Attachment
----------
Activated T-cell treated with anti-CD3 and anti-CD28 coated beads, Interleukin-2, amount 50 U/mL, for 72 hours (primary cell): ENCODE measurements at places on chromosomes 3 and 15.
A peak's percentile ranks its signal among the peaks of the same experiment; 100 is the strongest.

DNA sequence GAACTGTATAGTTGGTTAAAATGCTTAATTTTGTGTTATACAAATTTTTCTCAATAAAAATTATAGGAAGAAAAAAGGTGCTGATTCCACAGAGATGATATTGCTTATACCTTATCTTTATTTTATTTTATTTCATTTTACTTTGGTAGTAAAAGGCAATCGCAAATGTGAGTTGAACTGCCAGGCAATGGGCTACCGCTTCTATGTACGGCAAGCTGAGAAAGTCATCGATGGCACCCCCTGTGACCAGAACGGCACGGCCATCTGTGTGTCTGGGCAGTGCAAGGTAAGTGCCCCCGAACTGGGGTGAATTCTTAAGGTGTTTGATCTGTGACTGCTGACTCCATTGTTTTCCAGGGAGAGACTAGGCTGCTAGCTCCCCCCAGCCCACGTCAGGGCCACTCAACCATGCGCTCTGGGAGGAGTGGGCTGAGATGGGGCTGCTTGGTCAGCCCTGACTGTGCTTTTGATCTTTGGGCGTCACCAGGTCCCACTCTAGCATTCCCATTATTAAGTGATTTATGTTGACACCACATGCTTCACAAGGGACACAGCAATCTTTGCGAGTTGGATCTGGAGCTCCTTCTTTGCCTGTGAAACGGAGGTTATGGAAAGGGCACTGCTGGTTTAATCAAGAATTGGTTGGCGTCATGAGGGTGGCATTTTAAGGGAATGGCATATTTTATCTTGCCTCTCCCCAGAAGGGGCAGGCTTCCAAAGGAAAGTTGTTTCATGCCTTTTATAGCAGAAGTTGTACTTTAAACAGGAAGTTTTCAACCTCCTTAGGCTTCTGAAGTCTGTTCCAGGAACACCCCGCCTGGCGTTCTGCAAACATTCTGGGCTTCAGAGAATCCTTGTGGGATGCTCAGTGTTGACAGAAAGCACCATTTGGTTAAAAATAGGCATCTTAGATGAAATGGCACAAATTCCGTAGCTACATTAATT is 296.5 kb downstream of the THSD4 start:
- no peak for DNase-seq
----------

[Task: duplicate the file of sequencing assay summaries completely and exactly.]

Activated T-cell treated with anti-CD3 and anti-CD28 coated beads, Interleukin-2, amount 50 U/mL, for 72 hours (primary cell): ENCODE measurements at places on chromosomes 3 and 15.
A peak's percentile ranks its signal among the peaks of the same experiment; 100 is the strongest.

DNA sequence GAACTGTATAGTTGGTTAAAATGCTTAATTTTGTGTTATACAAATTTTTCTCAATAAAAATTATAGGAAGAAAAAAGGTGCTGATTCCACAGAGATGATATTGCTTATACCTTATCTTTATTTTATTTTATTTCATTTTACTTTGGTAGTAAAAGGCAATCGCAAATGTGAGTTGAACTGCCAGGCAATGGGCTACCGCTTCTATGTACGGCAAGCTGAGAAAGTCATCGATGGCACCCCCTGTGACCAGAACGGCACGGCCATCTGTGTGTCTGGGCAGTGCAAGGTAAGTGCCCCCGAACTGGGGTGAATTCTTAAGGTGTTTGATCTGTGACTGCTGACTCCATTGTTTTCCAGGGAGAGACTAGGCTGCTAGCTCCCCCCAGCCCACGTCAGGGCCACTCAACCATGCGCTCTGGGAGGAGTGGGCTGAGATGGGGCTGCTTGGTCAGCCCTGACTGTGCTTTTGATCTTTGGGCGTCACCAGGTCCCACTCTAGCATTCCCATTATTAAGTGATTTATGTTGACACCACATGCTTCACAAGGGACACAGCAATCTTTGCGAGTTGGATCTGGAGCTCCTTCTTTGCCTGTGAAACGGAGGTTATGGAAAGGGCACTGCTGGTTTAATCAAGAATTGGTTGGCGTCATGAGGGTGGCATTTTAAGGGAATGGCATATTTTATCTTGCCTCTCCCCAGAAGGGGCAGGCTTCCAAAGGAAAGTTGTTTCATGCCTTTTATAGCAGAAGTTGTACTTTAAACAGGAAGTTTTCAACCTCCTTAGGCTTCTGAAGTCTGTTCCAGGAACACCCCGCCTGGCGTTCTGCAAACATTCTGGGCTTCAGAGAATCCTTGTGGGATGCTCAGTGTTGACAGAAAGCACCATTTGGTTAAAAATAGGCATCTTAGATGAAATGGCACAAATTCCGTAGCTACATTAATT is 296.5 kb downstream of the THSD4 start:
- no peak for DNase-seq